Some of my earliest memories are of the care of the family livestock, especially the cattle. My father was a good businessman in both farming and ranching. He enjoyed success in both endeavors but he truly loved his cattle. When I was four years old (1944 or 1945), I had surgery for a strangulated hernia. At that time, postoperative recovery did not include walking immediately after surgery. So, I was not allowed to walk for what seemed to me to be a long, long time. To break to monotony and entertain me, my father would take me on his shoulders out to the barn when it was time to "feed-up". I would sit in the doorway of the barn as he prepared the feed for the various animals.


The horses got sweet feed or grain plus some peanut hay. The hogs got grain, usually com on the cob or shelled. The chickens got scratch feed (cracked com) and so on.

The cattle got com that was supplemented in the winter with pellets of minerals and/or molasses mixed with minerals. My father always talked to the animals as he feed them. Our animals were always well feed because "You can't starve a profit out of a cow."


As I sat and watched, he told me the genealogy of each cow. Since there were several bulls available, it was not always easy to determine the father but the mother, daughter line was easy for him to follow. This changed when he brought thoroughbred bulls into the herd to improve the marketability of the calves. When I was four, he told me the linage of each cow. He could tell me which cow failed to "bring a calf this year" and which ones had been selected to be culled out and sold. His rule was that any cow that had failed to bring a calf for two years in a row would be sold in the fall of the second year.


The true test of a real cowman (or woman) is his answer to the following question, "How many cows do you own"? All true cowmen will answer truthfully, "I don't know". My father was a true cowman. He did not know how many cows he had because most of them ran wild on the open range and were subject to all the hazards that came with that territory from rustling to snake bite. It was impossible for him to know exactly how many cows he had. He did, however, have a "feel" for the animals that was at times, quite amazing. He could read the body language of the cattle and take into account the different personalities of the cattle so that the body language of one cow might mean something different when you saw the same movement in another cow. Many times he would say "Gene, watch out for that blue cow, she will run over you" or he might say "don't worry about her, it's just a bluff '. He was rarely wrong.


During a long dry spell, the ponds and water holes in our grazing area would shrink until there was only a small pool of water left that was surrounded by a sea of mud that could be almost like sticky quick sand. Sometimes these water holes were maintained by a gator who got his dinner when one of our cattle or some other animal came there to drink. On one of our drives to work the hogs, we stopped at a pond that was almost completely dry. There was very little water remaining but there was lots of mud. Some thirty or forty feet out in the mud, there was a cow with the bar F brand on her right hip. She had been stuck in the mud for a long time. So long that she had collapsed of her own weight and could not stand. You could count every rib on her side. Her eyes were open but lifeless and her breathing was shallow and labored. As we looked at this poor creature, I asked that we would shoot her as an act of kindness. Not so.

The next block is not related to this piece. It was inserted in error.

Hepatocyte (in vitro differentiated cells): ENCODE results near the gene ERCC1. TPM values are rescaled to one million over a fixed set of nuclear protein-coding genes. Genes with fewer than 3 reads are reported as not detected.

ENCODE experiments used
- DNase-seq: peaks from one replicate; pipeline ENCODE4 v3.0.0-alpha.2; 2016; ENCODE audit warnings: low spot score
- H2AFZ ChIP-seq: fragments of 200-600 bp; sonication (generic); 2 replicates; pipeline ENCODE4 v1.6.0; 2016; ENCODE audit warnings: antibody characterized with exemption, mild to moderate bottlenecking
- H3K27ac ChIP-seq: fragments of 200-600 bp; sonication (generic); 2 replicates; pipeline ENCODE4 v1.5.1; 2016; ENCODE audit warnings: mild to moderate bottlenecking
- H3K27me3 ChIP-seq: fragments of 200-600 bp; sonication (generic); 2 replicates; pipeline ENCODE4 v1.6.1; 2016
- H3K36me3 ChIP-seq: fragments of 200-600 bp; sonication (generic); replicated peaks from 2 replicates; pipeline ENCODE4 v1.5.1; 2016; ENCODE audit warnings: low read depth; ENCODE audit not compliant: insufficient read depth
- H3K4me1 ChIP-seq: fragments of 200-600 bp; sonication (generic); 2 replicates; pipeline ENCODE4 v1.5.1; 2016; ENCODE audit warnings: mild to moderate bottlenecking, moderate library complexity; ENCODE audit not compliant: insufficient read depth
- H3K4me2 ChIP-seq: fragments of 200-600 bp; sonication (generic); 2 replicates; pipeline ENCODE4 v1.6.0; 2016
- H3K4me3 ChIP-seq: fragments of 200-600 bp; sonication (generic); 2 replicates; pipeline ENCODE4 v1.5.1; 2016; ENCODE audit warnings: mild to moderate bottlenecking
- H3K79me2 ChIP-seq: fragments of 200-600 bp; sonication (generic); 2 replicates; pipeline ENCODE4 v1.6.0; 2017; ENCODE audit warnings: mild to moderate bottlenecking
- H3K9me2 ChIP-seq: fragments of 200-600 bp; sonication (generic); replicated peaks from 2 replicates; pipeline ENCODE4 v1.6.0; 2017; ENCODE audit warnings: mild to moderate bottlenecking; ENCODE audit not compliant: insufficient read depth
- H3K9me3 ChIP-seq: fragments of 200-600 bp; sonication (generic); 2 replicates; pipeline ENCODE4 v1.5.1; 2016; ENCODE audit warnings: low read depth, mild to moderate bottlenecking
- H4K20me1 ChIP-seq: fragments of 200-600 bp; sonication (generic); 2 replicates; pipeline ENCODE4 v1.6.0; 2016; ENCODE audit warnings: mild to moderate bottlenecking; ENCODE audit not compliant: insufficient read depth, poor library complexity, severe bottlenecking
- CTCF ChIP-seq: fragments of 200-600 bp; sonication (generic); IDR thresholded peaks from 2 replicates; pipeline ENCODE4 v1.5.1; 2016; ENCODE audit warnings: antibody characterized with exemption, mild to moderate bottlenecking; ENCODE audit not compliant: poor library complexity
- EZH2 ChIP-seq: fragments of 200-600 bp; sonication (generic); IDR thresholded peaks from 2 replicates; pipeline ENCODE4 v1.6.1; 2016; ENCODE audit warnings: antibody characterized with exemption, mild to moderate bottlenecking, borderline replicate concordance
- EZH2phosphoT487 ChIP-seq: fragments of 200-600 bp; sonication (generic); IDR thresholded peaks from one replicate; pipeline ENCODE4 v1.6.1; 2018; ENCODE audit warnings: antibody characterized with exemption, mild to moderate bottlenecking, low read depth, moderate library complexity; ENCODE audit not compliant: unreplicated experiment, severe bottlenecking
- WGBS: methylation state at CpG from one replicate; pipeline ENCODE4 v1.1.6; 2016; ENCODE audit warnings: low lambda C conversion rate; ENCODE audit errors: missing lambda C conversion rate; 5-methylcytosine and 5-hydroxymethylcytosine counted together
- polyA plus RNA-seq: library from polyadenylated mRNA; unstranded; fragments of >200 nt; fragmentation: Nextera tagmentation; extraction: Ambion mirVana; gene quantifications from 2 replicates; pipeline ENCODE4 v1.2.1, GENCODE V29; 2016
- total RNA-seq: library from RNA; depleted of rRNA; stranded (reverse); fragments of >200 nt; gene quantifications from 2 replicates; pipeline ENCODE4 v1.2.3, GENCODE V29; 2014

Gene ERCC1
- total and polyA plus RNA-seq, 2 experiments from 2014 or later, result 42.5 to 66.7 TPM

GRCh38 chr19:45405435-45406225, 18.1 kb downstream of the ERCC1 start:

My father said we would rush home to get the tractor and pull her out of the bog. When I told him that it looks like a waste of time to me, he asked me "do you know what that cow is worth?" Of course, I did not know what the cow was worth but whatever it was worth, I was sure the cow would be dead when we returned.


We drove home as quickly as possible on the winding, sandy, two rut roads that made speedy travel a challenge. We backed the tractor out of the shed and hitched up to a hay trailer. The hay trailer was specially designed to haul large, cylinder shaped rolls of hay four or five feet in diameter and five or six feet long. The trailer had no floor or body. It consisted of a cast iron pipe formed into an arch that was hooked to the tractor at one end of the arch and hooked to an axle!and two wheels at the other end. Suspended from the center of the arch were hooks and pulleys used to grab the rolls of hay and suspend the hay under the arch so that the rolls of hay could be easily transported. We gathered rope, burlap bags and a feeding device that looked like a grease gun.